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Hacking Digicash (was: Article on Digital Cash in "Worth")

In article <[email protected][]>,
Timothy C. May <[email protected]> wrote:
>Not that the issues aren't real, just that a lot of folks
>want to be the "next Goldberg and Wagners," or that they want to add their
>two cents about how Netscape is blowing it.

What about us "current" Goldbergs and Wagners? :-)
>I stay out of this, but I certainly don't want to see Digicash given the
>same treatment. Their current product may not be all that some of us desire
>(in terms of anonymity, for example), but it sure does beat the
>alternatives in essential ways.
>I don't want to see Netscape so trashed that people turn to lesser-tested
>alternatives without good reason (Microsoft Network being one example), and
>I don't want to see Digicash so trashed that people turn to some product
>like Mondex.

We should be keeping in mind that the goal here is to end up, in one way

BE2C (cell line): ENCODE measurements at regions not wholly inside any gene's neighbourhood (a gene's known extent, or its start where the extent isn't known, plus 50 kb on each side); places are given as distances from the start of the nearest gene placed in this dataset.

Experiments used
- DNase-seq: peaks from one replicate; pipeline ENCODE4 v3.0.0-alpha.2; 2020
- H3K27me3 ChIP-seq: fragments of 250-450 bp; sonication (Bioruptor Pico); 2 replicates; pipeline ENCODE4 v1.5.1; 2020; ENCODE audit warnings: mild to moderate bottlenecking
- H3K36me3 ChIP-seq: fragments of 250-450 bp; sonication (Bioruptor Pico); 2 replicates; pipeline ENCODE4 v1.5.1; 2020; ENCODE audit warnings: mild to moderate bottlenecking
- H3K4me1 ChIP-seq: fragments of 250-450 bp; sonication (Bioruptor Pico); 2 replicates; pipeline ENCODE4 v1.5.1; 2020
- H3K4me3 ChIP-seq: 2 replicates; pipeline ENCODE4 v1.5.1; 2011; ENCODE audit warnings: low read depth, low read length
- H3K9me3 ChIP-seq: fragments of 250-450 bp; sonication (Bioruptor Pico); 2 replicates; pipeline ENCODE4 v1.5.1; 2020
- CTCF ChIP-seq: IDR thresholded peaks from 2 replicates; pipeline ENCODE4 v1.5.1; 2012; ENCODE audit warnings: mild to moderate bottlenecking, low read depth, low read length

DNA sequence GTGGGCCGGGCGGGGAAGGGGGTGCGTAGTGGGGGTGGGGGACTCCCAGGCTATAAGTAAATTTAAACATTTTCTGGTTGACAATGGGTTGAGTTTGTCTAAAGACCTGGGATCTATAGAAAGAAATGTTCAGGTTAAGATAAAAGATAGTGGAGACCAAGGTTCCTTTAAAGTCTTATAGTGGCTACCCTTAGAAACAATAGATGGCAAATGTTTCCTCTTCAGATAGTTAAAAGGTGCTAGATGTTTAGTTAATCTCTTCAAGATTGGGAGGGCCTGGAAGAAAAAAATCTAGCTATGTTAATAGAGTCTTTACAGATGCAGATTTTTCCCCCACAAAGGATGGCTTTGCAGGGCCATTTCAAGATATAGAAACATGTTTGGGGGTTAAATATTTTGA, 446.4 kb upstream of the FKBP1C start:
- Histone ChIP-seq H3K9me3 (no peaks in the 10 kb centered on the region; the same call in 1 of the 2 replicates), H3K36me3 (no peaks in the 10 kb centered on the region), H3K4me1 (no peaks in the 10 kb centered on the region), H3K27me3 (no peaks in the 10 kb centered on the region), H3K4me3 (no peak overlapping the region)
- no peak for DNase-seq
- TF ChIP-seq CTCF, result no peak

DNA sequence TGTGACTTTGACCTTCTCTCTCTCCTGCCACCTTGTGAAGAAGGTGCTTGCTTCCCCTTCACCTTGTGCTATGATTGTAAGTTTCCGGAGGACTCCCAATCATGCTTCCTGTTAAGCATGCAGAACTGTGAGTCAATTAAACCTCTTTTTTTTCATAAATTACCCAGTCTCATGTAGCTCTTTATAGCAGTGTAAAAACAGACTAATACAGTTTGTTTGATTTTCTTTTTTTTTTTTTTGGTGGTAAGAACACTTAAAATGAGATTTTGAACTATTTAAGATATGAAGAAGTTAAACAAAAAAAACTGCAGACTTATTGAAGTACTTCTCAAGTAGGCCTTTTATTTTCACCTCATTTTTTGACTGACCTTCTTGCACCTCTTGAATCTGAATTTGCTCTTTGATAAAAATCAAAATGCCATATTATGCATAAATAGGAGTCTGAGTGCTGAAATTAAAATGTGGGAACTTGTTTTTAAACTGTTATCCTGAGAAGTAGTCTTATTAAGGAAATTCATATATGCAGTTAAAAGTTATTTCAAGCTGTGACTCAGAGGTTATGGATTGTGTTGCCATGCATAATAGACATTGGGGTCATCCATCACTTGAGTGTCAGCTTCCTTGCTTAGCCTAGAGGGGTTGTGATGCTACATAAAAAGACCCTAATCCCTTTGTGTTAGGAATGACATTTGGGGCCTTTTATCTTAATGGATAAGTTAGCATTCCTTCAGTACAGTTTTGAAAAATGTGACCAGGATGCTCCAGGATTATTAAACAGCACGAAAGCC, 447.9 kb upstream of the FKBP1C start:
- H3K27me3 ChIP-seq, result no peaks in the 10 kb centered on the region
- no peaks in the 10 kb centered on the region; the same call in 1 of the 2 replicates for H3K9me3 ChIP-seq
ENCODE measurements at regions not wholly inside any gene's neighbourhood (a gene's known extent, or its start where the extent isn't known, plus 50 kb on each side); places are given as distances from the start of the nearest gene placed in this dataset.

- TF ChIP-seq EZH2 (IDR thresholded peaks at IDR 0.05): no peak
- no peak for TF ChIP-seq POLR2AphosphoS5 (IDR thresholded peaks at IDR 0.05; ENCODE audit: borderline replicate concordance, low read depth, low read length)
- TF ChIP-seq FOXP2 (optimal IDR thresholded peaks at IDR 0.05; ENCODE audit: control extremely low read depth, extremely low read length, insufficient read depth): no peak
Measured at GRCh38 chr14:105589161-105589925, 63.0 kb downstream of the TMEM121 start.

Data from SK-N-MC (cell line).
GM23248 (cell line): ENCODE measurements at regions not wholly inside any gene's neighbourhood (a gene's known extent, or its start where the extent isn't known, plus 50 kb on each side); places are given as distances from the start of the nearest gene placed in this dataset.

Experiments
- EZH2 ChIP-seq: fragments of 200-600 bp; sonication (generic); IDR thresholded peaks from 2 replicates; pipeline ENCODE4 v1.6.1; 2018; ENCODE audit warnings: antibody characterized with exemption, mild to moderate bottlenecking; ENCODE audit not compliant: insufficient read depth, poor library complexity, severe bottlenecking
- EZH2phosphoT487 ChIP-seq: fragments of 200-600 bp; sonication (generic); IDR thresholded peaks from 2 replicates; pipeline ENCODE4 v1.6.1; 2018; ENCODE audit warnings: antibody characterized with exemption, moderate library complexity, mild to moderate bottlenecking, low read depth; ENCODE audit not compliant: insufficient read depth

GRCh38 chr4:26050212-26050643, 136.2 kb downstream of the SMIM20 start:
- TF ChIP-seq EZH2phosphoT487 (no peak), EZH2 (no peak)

or another, with a _secure_ way of transacting on the net.  To that end,
it may be necessary to demonstrate that some current products don't
provide that way.  We certainly don't want people to be scared away
from using one insecure product, only to use another, especially
if the latter is less secure than the former.

At least Netscape published their protocols, if not their implementation.
Digicash, AFAIK, hasn't even done that much.  There is absolutely zero
reason for me to believe that their client is safe.
<SARCASM>For all I know, it could be an essential part of the protocol
to send a dump of my harddrive to Digicash every time I deposit money
into my account.</SARCASM>

I do intend to attempt a reverse-engineer of the ecash protocol,
assuming no one points me to an online copy (no, a paper copy obtained
via a NDA doesn't count).  Donations of a Sparc client binary
and/or access to a real ecash account will be gratefully accepted.

If the reverse-engineer ends up showing a protocol misfeature or
(more likely) a bad implementation (such as a buffer overflow),
I'm not going to keep quiet about it.  Netscape reacted quite
commendably to the finding of bugs in their software (quick admission
of the problem, and timely bugfix).  Hopefully, Digicash will
be as good about it.

Everything would be _so_ much easier to check, though, if these
people would stop this "security through obscurity" garbage and
publish their protocols, if not their source.

   - Ian "Mr. Worf, activate targetting scanners."